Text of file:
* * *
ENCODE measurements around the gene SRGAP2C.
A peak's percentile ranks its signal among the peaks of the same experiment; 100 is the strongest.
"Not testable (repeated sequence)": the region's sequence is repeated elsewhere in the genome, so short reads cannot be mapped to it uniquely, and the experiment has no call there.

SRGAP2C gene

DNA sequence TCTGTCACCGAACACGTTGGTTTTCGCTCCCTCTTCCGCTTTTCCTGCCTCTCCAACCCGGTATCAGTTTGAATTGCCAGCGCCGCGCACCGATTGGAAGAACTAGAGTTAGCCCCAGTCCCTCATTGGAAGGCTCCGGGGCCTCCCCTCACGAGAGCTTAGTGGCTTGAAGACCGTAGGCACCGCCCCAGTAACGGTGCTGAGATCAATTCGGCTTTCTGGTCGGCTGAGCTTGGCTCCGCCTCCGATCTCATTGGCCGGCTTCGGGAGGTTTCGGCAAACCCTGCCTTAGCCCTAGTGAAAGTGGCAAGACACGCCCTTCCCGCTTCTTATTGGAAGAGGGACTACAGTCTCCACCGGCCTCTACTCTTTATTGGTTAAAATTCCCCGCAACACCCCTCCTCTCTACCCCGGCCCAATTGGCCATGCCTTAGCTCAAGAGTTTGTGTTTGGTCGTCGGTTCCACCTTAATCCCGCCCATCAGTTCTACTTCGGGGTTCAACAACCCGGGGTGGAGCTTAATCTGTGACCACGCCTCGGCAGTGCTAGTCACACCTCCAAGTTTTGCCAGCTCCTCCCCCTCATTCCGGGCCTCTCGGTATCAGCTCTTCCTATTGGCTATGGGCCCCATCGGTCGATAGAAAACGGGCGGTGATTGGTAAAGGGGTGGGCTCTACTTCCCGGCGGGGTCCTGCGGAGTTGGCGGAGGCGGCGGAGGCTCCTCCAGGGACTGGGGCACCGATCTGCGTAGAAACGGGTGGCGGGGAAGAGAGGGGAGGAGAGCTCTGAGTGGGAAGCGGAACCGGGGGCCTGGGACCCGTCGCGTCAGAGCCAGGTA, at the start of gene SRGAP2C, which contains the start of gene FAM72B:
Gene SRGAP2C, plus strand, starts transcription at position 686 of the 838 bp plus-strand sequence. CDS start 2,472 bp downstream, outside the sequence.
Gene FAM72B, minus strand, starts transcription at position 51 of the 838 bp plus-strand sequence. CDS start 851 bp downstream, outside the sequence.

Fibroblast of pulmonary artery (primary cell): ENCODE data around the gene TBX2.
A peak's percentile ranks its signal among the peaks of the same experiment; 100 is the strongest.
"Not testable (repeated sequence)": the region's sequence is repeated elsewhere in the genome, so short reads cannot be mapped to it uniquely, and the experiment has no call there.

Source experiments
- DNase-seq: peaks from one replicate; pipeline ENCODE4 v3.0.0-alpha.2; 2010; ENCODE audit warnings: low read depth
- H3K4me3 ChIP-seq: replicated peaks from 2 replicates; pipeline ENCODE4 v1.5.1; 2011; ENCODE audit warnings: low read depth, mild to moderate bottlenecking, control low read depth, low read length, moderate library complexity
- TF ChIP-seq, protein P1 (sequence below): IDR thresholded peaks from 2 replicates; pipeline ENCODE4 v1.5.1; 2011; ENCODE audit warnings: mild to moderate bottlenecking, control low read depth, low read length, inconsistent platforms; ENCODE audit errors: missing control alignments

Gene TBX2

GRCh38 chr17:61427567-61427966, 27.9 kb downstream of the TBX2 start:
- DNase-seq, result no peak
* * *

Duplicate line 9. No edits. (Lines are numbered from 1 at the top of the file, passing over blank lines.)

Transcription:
A peak's percentile ranks its signal among the peaks of the same experiment; 100 is the strongest.